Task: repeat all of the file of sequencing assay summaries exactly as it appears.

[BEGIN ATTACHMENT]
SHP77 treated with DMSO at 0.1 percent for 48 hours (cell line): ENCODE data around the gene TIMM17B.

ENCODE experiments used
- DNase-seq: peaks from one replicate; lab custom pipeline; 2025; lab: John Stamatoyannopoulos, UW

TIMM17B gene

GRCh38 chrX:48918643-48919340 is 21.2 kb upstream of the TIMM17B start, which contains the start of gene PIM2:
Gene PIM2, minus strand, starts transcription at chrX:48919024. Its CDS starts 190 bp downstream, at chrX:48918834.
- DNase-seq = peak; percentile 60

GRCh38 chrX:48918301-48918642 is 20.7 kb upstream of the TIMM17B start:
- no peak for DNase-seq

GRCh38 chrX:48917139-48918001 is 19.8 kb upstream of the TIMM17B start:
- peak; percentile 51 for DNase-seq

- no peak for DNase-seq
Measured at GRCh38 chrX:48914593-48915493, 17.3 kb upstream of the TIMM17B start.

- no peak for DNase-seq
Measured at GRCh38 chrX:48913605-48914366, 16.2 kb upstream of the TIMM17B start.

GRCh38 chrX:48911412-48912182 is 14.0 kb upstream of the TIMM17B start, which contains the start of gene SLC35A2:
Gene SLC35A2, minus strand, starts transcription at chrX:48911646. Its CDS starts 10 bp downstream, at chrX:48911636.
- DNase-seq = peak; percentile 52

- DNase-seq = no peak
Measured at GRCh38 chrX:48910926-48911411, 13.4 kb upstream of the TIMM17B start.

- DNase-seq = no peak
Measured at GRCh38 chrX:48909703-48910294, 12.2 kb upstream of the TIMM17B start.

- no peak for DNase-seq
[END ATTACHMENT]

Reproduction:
SHP77 treated with DMSO at 0.1 percent for 48 hours (cell line): ENCODE data around the gene TIMM17B.

ENCODE experiments used
- DNase-seq: peaks from one replicate; lab custom pipeline; 2025; lab: John Stamatoyannopoulos, UW

TIMM17B gene

GRCh38 chrX:48918643-48919340 is 21.2 kb upstream of the TIMM17B start, which contains the start of gene PIM2:
Gene PIM2, minus strand, starts transcription at chrX:48919024. Its CDS starts 190 bp downstream, at chrX:48918834.
- DNase-seq = peak; percentile 60

GRCh38 chrX:48918301-48918642 is 20.7 kb upstream of the TIMM17B start:
- no peak for DNase-seq

GRCh38 chrX:48917139-48918001 is 19.8 kb upstream of the TIMM17B start:
- peak; percentile 51 for DNase-seq

- no peak for DNase-seq
Measured at GRCh38 chrX:48914593-48915493, 17.3 kb upstream of the TIMM17B start.

- no peak for DNase-seq
Measured at GRCh38 chrX:48913605-48914366, 16.2 kb upstream of the TIMM17B start.

GRCh38 chrX:48911412-48912182 is 14.0 kb upstream of the TIMM17B start, which contains the start of gene SLC35A2:
Gene SLC35A2, minus strand, starts transcription at chrX:48911646. Its CDS starts 10 bp downstream, at chrX:48911636.
- DNase-seq = peak; percentile 52

- DNase-seq = no peak
Measured at GRCh38 chrX:48910926-48911411, 13.4 kb upstream of the TIMM17B start.

- DNase-seq = no peak
Measured at GRCh38 chrX:48909703-48910294, 12.2 kb upstream of the TIMM17B start.

- no peak for DNase-seq